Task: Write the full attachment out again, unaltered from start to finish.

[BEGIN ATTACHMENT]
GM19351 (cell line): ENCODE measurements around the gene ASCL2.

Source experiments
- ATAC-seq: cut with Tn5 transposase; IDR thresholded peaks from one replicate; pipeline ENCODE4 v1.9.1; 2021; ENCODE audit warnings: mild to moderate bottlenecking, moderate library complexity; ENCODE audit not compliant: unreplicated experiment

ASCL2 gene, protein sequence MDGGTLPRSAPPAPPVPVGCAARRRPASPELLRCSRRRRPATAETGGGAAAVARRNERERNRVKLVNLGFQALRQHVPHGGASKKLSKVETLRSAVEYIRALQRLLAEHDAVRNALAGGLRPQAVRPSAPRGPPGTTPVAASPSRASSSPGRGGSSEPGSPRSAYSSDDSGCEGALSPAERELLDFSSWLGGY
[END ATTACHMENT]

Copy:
GM19351 (cell line): ENCODE measurements around the gene ASCL2.

Source experiments
- ATAC-seq: cut with Tn5 transposase; IDR thresholded peaks from one replicate; pipeline ENCODE4 v1.9.1; 2021; ENCODE audit warnings: mild to moderate bottlenecking, moderate library complexity; ENCODE audit not compliant: unreplicated experiment

ASCL2 gene, protein sequence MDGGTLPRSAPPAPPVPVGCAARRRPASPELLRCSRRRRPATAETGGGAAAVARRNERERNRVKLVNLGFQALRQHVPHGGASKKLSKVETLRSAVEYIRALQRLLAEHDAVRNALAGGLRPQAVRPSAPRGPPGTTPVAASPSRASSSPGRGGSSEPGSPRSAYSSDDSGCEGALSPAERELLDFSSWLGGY